From hormones to El Niño: an integrative approach to understand how animals live and survive
OPEN TO THE PUBLIC | A presentation by Blake Jones, Ph.D: From hormones to El Niño: an integrative approach to understand how animals live and survive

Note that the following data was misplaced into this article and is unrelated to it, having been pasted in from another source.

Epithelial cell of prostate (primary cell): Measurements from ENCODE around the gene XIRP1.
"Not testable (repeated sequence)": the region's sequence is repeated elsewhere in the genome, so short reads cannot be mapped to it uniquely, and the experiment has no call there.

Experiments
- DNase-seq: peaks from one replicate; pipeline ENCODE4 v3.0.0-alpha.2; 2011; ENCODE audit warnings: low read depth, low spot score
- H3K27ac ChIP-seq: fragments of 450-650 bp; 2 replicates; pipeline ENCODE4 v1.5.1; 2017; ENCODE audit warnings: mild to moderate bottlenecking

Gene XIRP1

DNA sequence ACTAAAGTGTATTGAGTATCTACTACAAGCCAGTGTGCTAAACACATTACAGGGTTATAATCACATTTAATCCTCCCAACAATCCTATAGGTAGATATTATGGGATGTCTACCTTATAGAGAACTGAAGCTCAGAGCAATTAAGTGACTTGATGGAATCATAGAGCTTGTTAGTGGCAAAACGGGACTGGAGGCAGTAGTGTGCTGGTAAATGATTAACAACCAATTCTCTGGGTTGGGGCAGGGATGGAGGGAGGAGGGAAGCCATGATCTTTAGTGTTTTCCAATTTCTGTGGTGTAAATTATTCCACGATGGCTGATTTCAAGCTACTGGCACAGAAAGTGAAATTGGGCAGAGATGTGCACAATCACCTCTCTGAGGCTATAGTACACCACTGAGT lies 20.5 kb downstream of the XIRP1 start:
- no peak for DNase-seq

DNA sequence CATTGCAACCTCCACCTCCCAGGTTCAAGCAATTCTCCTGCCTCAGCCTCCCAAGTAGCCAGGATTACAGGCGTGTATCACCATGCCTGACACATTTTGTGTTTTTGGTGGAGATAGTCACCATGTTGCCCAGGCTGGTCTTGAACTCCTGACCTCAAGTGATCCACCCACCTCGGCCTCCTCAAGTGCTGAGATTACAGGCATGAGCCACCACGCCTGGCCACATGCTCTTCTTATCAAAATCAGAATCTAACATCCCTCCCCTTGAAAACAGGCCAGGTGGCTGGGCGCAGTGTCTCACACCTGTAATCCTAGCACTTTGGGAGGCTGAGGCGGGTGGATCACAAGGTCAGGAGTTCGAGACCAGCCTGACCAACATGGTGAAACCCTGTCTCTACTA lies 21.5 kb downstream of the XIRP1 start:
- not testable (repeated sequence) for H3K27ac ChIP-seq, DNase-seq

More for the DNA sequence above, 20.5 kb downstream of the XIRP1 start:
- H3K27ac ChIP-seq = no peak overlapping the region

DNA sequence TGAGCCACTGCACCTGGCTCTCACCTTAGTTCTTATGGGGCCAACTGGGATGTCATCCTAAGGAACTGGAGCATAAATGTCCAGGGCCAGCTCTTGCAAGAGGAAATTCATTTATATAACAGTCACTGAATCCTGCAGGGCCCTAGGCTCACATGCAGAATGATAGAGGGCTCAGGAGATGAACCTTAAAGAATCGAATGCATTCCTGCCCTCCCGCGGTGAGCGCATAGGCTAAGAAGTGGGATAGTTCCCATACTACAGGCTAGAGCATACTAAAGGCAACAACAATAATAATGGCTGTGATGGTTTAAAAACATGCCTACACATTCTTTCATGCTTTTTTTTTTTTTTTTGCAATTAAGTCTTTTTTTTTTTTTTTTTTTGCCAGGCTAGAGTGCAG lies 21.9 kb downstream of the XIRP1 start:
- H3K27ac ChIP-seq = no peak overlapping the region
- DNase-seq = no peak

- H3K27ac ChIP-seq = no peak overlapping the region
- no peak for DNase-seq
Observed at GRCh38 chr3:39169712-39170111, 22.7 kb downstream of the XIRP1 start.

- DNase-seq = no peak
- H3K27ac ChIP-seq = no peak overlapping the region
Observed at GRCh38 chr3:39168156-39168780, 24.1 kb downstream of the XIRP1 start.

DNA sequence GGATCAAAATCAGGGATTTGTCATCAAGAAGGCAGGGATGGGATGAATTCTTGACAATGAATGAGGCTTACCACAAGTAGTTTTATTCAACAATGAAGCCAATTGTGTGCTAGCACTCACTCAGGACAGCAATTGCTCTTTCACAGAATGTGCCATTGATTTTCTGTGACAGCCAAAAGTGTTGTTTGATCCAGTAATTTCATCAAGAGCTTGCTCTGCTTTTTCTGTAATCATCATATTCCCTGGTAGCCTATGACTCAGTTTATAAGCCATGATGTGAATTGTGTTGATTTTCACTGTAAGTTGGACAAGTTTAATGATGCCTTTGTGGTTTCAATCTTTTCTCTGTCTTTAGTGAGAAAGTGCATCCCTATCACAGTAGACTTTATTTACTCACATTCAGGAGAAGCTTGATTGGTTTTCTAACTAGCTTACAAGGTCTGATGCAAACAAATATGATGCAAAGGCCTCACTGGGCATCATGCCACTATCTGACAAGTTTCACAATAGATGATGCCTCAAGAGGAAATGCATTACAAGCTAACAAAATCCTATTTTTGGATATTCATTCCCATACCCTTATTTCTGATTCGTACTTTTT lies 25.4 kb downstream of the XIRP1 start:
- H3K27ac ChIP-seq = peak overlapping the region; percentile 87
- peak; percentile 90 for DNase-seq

Description: The life of a wild animal is complicated. Individuals often experience a myriad of environmental changes across time, space, and social contexts. In order to survive, organisms must respond adaptively to these changes. As, such my research program explores how animals integrate information from the social and ecological environments to produce complex behaviors. Specifically, I investigate how physiological mechanisms mediate sociality, cognition, and life-history transitions. For example, my work has found that hormones associated with the physiological stress response influence how free-living birds learn and remember the dangers of novel predators. Additionally, my research has revealed that global climate influences how young birds develop and survive in the tropics. Further exploration of early life conditions has led me to discover that a proxy for environmental stress during development predicts future social status in a cooperative avian species. As ecosystems around the globe change, my research will continue to investigate the underpinning mechanisms that allow animals to live in a complex world.